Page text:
I was just about to plant my tomato seedlings last week when I struck up a conversation with an elderly man at the store. He said, “absolutely not, do not plant your tomatoes yet. You’ll be sorry.” You gotta be kidding me? It’s mid-May!
He was right. Here’s my lawn this morning. May 19th! Frost. I’m not complaining; I love the chilly mornings! On my birthday a few days ago, we had a fire going in the fireplace all day. I enjoyed it BIG time! I think mainly because it was so different from the birthday weather where I spent most of my life.
I’m so glad I chatted with that fellow. My tomatoes are still safe and sound inside.
Ah, springtime. A time of unpredictable weather.
Springtime, a time of rebirth, growth. Of beauty and color. Of birds and tadpoles.
And a season of hard labor. Yes, my Friends, springtime means sandpaper fingertips and broken fingernails. On a farm springtime means work. Pure and simple. Work. Lots of it. Especially on an old farm that needs reclaiming and rehabilitation.
Our farm goes back to at least 1892, when our house was built. The farm was in the same family for 150 years.
I do believe every nail ever used in anything on this farm since 1892 has been saved somewhere here. Every feed sack ever purchased was saved. Every piece of wood collected was kept. It’s all here.
And that’s a lot of stuff. Trash-stuff, not good stuff.
Since we moved here, we have been working on our house and the large barn beside our house. Are we done? nope. But we’re getting there. The grounds of the old farm have remained neglected. There just isn’t enough time in a day.
But. When springtime came this year, we decided it was time to clean up the grounds. Not only were there nails, boards, rotting feedsacks, but there are weeds, thorn bushes, and other growth on an old farm that no one lived in for several years.
Months ago, I was trying to plan a Farmgirl Gathering at my Farm for Summer Solstice. When a friend came over and helped me see things from her eyes, I realized that there was A LOT of work that needed to be done before real “guests” come to visit.
So I may not be ready for real adult guests, but guess what? The girl scouts are coming to the farm to campout in a few weeks. At the last troop meeting, they made camp stoves out of large tin cans and burners out of cat food cans with cardboard and wax. I had stayed to help out and couldn’t believe what these girls accomplished. They’ll use those things at their campout here. I’m super excited about it. The girls will pitch their tents out by the mountain stream. I’ll sleep out there too, but in my own (quiet) tent. I’m not experienced when it comes to camping….I’ve always wanted to work on that. My assignment is to lead them on a tour of the farm and a nature hike around the property.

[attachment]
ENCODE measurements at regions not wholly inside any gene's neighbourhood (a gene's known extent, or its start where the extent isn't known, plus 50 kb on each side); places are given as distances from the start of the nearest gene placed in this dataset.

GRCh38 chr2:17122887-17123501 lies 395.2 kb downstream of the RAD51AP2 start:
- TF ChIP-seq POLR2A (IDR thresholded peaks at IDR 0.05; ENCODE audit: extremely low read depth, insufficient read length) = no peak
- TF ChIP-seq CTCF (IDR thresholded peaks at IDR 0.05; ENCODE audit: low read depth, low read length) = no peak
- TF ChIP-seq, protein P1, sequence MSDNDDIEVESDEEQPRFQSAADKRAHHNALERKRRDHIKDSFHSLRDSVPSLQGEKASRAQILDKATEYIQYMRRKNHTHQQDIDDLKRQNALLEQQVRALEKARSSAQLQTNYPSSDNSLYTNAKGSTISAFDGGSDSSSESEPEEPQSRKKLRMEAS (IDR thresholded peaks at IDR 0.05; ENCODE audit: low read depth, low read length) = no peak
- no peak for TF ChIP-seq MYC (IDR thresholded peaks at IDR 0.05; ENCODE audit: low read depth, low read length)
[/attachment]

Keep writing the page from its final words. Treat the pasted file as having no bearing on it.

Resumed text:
So, yes. It is TIME to clean up the mess around the farm.
Like. We had an old hen house on the hill behind the barn that was nothing but rotten boards. Eyesore!
As I have been working to clean that fallen down hen house up, I’ve found metal, wires, nails. I filled my truck, formerly known as Elvis, with junk-ola. Just look. Can you believe all this?
It probably took me 20 minutes to fill it up. It was that easy. I am headed to a local dump and hope some of it can be recycled or reused. Then I’ll fill it up again.
Now check this out. All this wire.
Isn’t that strange?
Well, here’s what I think about all this wire. We’ve learned that this house was the location of the original rural phone company. The daughter (a few generations back, named Nannie) ran the switchboard from the front parlor. I’m guessing all this wire came from that somehow.
I also found this, which I think might have been a switchbox before it fell apart. All this was in the fallen down hen house on the hill.
Now speaking of cleaning up, my favorite tool for cleaning up the yard. I couldn’t live without this thing:
Actually, it’s not mine, it’s my Daddy’s. He lent it to us and well, it’s still here. Thank goodness. This thing is a gem. Weed-eaters wear me out. The way they vibrate and sling tiny green pieces of grass and weeds all over me. I just can’t stand them. This is awesome. And since you push it, it is in front of you, just in case, you know, sssssssssssssss. This piece of machinery would take care of him before he could take care of you. ha.
Now the thing about springtime is that none of the equipment starts. After their long hibernation of winter, they’re just not quite ready to wake up. They need some convincing. I’m not a very good convincer, but my Husband is. I always have to call him to get things started. The tiller. The mower. Yeah, you get the idea.
I hope by our next visit that I’ll have some seedlings planted in the garden and some seeds in the ground. But who knows? The locals tell me they’ve seen snow every month of the year here except for July.
And the girl scouts are coming May 30. Whew! I have a lot to do before then!
How is your spring coming along?
Until next time, Friends, savor the flavor of life!
Lots of love, The City Farmgirl in the Country, Rebekah